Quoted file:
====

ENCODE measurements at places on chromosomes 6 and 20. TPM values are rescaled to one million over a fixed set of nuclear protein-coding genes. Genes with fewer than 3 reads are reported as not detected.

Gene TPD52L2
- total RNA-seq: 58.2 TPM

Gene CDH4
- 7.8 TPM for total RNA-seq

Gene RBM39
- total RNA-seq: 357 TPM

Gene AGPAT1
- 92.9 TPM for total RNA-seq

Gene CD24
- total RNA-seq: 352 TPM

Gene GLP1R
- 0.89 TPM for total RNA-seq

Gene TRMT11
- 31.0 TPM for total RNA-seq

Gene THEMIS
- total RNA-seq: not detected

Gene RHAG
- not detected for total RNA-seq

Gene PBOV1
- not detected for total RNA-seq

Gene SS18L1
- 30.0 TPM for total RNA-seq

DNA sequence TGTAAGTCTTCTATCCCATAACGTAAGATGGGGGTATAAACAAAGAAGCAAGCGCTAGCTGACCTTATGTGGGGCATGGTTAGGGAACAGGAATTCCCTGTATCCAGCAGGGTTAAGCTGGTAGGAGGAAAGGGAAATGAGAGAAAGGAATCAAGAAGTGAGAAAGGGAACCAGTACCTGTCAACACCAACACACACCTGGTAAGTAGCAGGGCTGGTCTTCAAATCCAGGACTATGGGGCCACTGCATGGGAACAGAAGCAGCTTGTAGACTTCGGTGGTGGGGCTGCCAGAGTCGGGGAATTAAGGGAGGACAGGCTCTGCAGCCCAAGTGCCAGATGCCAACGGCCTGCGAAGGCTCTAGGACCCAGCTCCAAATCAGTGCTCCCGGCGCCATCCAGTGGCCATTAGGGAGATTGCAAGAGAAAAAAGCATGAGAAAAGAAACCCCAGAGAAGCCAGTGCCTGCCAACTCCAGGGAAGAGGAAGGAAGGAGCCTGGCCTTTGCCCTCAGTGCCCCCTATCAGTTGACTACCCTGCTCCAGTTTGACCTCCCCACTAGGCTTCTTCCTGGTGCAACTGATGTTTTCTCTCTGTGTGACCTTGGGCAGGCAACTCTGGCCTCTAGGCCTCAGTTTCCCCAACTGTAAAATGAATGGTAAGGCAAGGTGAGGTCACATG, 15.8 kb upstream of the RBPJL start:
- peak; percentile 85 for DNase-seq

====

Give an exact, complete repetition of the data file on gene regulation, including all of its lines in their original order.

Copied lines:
ENCODE measurements at places on chromosomes 6 and 20. TPM values are rescaled to one million over a fixed set of nuclear protein-coding genes. Genes with fewer than 3 reads are reported as not detected.

Gene TPD52L2
- total RNA-seq: 58.2 TPM

Gene CDH4
- 7.8 TPM for total RNA-seq

Gene RBM39
- total RNA-seq: 357 TPM

Gene AGPAT1
- 92.9 TPM for total RNA-seq

Gene CD24
- total RNA-seq: 352 TPM

Gene GLP1R
- 0.89 TPM for total RNA-seq

Gene TRMT11
- 31.0 TPM for total RNA-seq

Gene THEMIS
- total RNA-seq: not detected

Gene RHAG
- not detected for total RNA-seq

Gene PBOV1
- not detected for total RNA-seq

Gene SS18L1
- 30.0 TPM for total RNA-seq

DNA sequence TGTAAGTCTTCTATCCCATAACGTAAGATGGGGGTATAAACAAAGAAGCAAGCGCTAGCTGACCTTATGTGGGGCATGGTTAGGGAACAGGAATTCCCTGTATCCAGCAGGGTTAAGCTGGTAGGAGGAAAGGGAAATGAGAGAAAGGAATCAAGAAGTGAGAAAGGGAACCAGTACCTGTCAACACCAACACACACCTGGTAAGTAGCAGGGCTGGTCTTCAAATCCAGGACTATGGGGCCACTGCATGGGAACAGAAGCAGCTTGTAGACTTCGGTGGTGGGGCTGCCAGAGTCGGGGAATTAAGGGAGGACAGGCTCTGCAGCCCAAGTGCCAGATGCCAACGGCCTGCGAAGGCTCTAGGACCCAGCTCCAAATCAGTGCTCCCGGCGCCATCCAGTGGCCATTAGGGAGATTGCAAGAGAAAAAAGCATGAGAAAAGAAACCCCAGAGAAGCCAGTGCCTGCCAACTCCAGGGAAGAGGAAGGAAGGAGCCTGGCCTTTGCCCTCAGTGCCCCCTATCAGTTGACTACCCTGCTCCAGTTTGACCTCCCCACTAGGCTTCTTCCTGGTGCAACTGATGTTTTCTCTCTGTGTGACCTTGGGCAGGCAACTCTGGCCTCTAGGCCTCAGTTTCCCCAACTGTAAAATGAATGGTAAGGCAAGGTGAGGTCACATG, 15.8 kb upstream of the RBPJL start:
- peak; percentile 85 for DNase-seq